Below is a very brief summary of the Samuel and
Bryant study.
You will need to use the more detailed summary
here
to
revise for the exam.

You can also find all
of the past exam questions on Samuel and Bryant's study
here.

Peter Bryant

Jean Piaget

In one of his
conservation tests Piaget demonstrated that if you show a child two
beakers of water, one of which is tall and thin, the other short and
fat, and ask the child which beaker contains the most water, most
children under the age of 7 will say 'the tall one', even though
they both contain the same amount of water. Piaget argued that this
is because the child has not developed the ability to conserve
volume. Conservation of volume is the ability to realise that
something may have the same volume, even though it is a different
shape.

The aim of
Samuel and Bryant’s study wasto challenge Piaget's findings
by altering the method used by Piaget.

The
participants were 252 boys and girls between the ages of 5 and 8.5.

They children were divided into
four age groups of 63 children, whose mean ages were;

5 years 3 months 6 years 3 months
7 years 3 months 8 years 3 months

Each group was divided into 3
subgroups which underwent a different condition.

The three conditions were:

1Standard: This is
the traditional two question conservation task as carried out by
Piaget. The child is asked about the size of the object before and
after the shape was changed.

2 One judgement:
This is a conservation task like the original but this time with
only one question asked, the post transformation question. That is,
the child is only asked once about the size of the object and this
is after the transformation has taken place.

3 Fixed array control:
In this condition the child saw no transformation being made and
only saw the post-transformation display. That is, the child just
saw the objects after they had been changed and not before. The
purpose of this third condition was to check that children who
answered the post-transformation question correctly in the other two
conditions did so by bringing over information from the
pre-transformation display.

Three different types of material
were used for the conservation tasks - mass (Playdoh), number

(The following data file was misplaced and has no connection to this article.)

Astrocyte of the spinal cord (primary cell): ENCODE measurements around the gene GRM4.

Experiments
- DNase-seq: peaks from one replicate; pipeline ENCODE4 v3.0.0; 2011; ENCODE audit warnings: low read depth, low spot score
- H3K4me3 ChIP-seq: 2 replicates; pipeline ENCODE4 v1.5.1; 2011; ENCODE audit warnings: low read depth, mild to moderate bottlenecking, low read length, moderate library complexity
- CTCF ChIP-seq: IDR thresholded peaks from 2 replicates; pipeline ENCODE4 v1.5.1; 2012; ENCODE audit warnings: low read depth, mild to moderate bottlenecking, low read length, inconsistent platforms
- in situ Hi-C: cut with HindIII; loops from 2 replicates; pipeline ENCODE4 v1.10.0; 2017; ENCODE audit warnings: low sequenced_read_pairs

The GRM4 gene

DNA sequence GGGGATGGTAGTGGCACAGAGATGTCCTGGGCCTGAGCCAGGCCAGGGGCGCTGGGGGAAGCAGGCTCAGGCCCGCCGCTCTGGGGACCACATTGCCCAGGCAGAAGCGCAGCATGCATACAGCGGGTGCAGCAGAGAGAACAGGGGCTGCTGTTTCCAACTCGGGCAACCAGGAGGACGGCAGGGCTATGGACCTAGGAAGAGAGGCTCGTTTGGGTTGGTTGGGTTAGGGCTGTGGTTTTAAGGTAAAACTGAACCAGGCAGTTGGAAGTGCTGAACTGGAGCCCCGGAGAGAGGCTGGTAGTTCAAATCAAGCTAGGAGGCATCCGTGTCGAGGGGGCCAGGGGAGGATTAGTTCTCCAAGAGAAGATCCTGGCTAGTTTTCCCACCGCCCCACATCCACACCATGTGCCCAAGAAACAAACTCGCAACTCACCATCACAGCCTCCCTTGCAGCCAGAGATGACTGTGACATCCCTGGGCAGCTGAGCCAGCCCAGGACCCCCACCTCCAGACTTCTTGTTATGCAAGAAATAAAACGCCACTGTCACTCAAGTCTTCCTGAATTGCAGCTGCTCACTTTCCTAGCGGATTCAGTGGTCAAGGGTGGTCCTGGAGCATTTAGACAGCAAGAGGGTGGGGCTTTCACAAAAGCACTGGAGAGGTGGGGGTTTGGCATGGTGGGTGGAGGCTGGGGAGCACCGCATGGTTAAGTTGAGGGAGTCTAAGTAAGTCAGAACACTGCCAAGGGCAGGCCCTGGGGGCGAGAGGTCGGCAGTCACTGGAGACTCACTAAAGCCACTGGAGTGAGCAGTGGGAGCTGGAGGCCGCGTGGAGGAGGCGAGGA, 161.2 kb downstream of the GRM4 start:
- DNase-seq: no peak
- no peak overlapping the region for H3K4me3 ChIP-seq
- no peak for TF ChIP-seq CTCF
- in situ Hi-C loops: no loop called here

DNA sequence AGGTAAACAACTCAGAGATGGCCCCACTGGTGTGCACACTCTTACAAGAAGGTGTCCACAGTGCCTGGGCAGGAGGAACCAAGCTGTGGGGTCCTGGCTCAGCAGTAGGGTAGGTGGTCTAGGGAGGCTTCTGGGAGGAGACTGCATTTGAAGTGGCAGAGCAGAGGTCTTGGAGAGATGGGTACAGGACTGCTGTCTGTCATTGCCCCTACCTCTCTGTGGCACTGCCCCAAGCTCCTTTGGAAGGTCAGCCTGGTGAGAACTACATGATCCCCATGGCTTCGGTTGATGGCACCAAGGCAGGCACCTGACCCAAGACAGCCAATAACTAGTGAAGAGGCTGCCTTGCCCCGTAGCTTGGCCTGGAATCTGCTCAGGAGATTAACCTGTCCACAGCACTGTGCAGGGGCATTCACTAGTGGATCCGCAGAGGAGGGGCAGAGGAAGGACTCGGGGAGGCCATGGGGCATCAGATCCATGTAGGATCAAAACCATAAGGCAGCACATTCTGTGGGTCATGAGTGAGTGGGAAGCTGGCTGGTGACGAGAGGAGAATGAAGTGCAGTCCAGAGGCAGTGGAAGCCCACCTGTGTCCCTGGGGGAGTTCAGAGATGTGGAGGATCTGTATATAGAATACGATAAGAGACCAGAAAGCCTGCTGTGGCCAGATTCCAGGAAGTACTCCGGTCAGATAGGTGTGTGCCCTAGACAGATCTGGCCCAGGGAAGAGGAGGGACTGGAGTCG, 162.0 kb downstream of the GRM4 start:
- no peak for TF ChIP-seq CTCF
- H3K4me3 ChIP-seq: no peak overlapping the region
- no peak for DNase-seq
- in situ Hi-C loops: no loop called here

(counters) and volume (liquid).

(a) Mass: In this task
children in condition 1 and 2 were first shown two equal and
identical Playdoh cylinder shapes. The transformation was to squash
one of these shapes into a sausage. After this, the children were
asked to compare the cylinder and the sausage. The children in
condition 3 also made this comparison without seeing the first
display or the transformation.

(b) Number: In this task
children in condition 1 and 2 were shown two rows of counters of
equal length arranged side by side in one to one correspondence.
The rows contained six counters. Then one row was spread out or
bunched up. The condition 3 children saw only the
post-transformation displays.

(c) Volume: In this task
children in conditions 1 and 2 were first shown two identical
glasses with the same amounts of liquid. Then the liquid from one
glass was poured into a narrower one or a shallow wider one. The
condition 3 children saw only the post-transformation displays.

The researchers recorded the
number of errors children made in the tests.

There were three main findings.

1. As predicted by Samuel and
Bryant, children found the one judgement task significantly easier
(they made less errors) than the standard conservation task and the
fixed-array control. This was true of all three types of material.

Samuel and Bryant also found
that;

2. There was a significant
difference between the age groups, with older groups doing
consistently better than the younger.

3. The children made fewer
errors on the number task compared with the other two tasks

Samuel and Bryant gave an
explanation for why children make fewer errors on the one judgement
conservation task compared to the standard conservation task. They
believe that in the standard conservation task, the
pre-transformation question is unwittingly forcing the child to give
the wrong answer by asking the same question twice (they call this
the extraneous reason hypothesis).

For example if the child is asked
a question about the volume of beakers and then sees the
experimenter pour the liquid from one beaker into another, the child
might believe that the experimenter must be doing it for a reason
and therefore want the child to give a different answer.